With just weeks to go until its first crop of students arrive, media were given a sneak peek inside the University of Toronto's new Myhal Centre for Engineering Innovation & Entrepreneurship this morning. The Montgomery Sisam Architects and Feilden Clegg Bradley Studios-designed facility rises 8 storeys plus a mechanical penthouse above St. George Street and the University quad, and will soon offer students and faculty new prototyping facilities, multidisciplinary research hubs, design studios, technology-enhanced learning spaces, and other features.

Looking southwest to the Myhal Centre, image by Jack Landau

Entering through the northwest entrance from St. George, a blend of exposed concrete surfaces and warm wood finishes dominate, an aesthetic present throughout the building. The wood here sheaths the outer walls of the Lee & Margaret Lau Auditorium, stretching across the building's first two above-ground levels.

Ground level entry to the Myhal Centre, image by Jack Landau

The 468-seat auditorium features a digital display measuring 18 metres long by 3.5 metres high, with two smaller screens positioned below for students in the front rows. Owing to the heat generated by the large screens, heat absorption was considered during the design phase. Between the screens, lectures will be delivered with the help of a digital system controlled through the central podium. Professors will be able to turn over the floor to students, who can share their screens with the class on a central display with the click of a mouse.

Lee & Margaret Lau Auditorium, image by Jack Landau

The seating arrangements here aren't what you'd find in a standard auditorium, with work stations designed to foster collaboration between students.

Lee & Margaret Lau Auditorium, image by Jack Landau

Below the auditorium, on level "0", the "SKULE Arena" is a hub for the advanced extracurricular activities typical of engineering schools. The arena offers collaborative work areas for the over 100 clubs and teams at U of T Engineering, and some of the best and brightest of these were on hand to display their high-tech creations at today's media preview.

SKULE Arena at the Myhal Centre, image by Jack Landau

Despite its below-grade location, the combination of glazing and a sloping ceiling underneath the auditorium allow ample natural light to filter in. 

Level 0 at the Myhal Centre, image by Jack Landau

Up on the third and fourth floors, the building includes five technology-enhanced active learning (TEAL) classrooms. These spaces are designed for group work, implementing what is described as an "inverted class approach to experiential learning." Eight design studios will also be located on these levels. The fifth floor contains one of the standout spaces at the Myhal Centre, a central atrium terminating in a group of six skylights.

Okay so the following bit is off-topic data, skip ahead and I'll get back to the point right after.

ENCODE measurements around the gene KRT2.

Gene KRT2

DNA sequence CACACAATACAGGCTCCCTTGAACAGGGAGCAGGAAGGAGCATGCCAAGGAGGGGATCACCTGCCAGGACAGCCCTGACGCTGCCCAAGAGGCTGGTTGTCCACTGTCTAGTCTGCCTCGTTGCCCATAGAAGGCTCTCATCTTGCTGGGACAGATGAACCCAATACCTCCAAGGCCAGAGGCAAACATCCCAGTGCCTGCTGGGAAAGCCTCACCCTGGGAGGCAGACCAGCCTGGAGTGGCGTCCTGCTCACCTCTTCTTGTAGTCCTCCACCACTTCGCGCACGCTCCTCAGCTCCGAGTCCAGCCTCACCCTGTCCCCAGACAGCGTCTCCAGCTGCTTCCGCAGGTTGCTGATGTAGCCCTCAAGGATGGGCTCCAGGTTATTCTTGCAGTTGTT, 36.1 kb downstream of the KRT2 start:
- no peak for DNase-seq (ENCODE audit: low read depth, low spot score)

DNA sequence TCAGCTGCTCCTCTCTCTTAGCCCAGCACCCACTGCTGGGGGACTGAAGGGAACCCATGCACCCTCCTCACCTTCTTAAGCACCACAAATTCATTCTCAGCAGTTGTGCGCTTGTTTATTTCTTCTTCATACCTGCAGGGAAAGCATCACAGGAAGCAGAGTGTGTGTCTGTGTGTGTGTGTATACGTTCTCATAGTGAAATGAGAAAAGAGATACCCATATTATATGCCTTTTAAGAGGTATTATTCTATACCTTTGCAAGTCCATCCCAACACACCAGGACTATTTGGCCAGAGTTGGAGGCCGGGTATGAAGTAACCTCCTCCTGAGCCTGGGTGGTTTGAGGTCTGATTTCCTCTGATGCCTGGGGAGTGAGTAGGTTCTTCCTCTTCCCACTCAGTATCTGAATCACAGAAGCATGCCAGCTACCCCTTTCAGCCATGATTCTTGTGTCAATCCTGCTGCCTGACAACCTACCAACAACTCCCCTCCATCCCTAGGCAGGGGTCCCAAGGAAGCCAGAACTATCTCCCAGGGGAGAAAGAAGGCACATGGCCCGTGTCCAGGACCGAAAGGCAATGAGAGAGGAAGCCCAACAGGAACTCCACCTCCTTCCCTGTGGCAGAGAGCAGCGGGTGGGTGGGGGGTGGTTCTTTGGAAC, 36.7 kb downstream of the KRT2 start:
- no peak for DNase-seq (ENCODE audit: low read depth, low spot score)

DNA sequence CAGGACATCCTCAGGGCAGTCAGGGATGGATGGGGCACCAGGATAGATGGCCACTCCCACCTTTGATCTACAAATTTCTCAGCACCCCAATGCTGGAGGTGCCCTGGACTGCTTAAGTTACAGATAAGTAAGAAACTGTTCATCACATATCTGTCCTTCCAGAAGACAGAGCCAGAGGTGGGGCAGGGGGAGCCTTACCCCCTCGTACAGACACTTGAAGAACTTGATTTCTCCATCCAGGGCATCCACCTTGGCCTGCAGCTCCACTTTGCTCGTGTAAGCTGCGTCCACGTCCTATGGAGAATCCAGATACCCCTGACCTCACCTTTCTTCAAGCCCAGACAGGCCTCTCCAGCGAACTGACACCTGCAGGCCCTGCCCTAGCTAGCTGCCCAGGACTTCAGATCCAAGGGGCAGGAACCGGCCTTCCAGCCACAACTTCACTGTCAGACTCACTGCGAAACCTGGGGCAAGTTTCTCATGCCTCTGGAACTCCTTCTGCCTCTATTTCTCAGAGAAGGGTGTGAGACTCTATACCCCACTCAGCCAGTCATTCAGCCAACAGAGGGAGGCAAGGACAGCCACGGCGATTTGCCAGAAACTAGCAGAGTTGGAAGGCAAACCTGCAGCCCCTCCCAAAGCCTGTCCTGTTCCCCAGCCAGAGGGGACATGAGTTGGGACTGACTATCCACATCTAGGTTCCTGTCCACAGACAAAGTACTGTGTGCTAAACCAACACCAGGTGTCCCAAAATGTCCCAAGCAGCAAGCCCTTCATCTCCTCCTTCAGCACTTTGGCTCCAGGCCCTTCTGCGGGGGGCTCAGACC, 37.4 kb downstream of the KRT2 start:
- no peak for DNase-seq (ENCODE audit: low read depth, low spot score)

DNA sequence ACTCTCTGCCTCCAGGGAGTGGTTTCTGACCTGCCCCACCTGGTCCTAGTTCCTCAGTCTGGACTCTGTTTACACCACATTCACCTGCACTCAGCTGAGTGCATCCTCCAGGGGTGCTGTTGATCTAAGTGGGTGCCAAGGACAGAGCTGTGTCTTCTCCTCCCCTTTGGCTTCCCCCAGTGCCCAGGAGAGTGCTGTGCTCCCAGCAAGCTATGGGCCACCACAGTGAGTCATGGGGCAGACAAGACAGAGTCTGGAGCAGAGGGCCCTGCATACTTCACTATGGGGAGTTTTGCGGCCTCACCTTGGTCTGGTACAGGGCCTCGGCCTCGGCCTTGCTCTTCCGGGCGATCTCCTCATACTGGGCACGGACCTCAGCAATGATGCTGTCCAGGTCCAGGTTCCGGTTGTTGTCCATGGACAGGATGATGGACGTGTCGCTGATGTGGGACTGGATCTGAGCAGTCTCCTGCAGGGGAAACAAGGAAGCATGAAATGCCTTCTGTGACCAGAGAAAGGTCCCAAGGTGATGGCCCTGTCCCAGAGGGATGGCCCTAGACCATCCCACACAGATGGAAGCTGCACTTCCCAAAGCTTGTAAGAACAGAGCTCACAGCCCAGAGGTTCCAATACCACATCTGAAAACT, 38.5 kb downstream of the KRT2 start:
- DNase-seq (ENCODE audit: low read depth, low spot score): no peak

Atrium at the Myhal Centre, image by Jack Landau

Skylights at the Myhal Centre, image by Jack Landau

The atrium's staircase offers some interesting mid-level views across, including this one captured from the sixth floor.

Atrium at the Myhal Centre, image by Jack Landau

The fifth floor is also home to the two-storey Norris Walker 5T7 Robotics Lab, housing the Institute for Robotics and Mechatronics. This bright space will make use of its added height with the prototyping and testing of new flying robots. Upon entering the space, the media tour group was greeted by a talking robot, and treated to various demonstrations of new robotics and nanotechnology being developed at U of T.

Robotics demonstration at the Myhal Centre, image by Jack Landau

Level 6 houses The Entrepreneurship Hatchery, an idea accelerator responsible for helping launch almost 70 companies since it launched in 2012. The Hatchery acts as an incubator for the early stages of development for entrepreneurs, giving them access to fabrication facilities to advance their ideas.

Fabrication facility in the Hatchery, image by Jack Landau

Level 7 features a collaborative research space and several project rooms that advance student teams from two organizations. The Centre for Global Engineering (CGEN) will be headquartered on the seventh floor, sharing space with the Institute for Leadership Education in Engineering (ILead).

Level 8 will house new homes for both the Institute for Sustainable Energy (ISE) and the Institute for Water Innovation (IWI), as well as the Dr. Woo Hon Fai Terrace. The terrace will likely be a very popular space with students and faculty, offering east-facing views of the front campus and the growing Toronto skyline.

Dr. Woo Hon Fai Terrace, image by Jack Landau

You can learn more about the project by visiting our database file, linked below. Want to get involved in the discussion? Check out the associated Forum thread, or leave a comment in the field provided at the bottom of this page.

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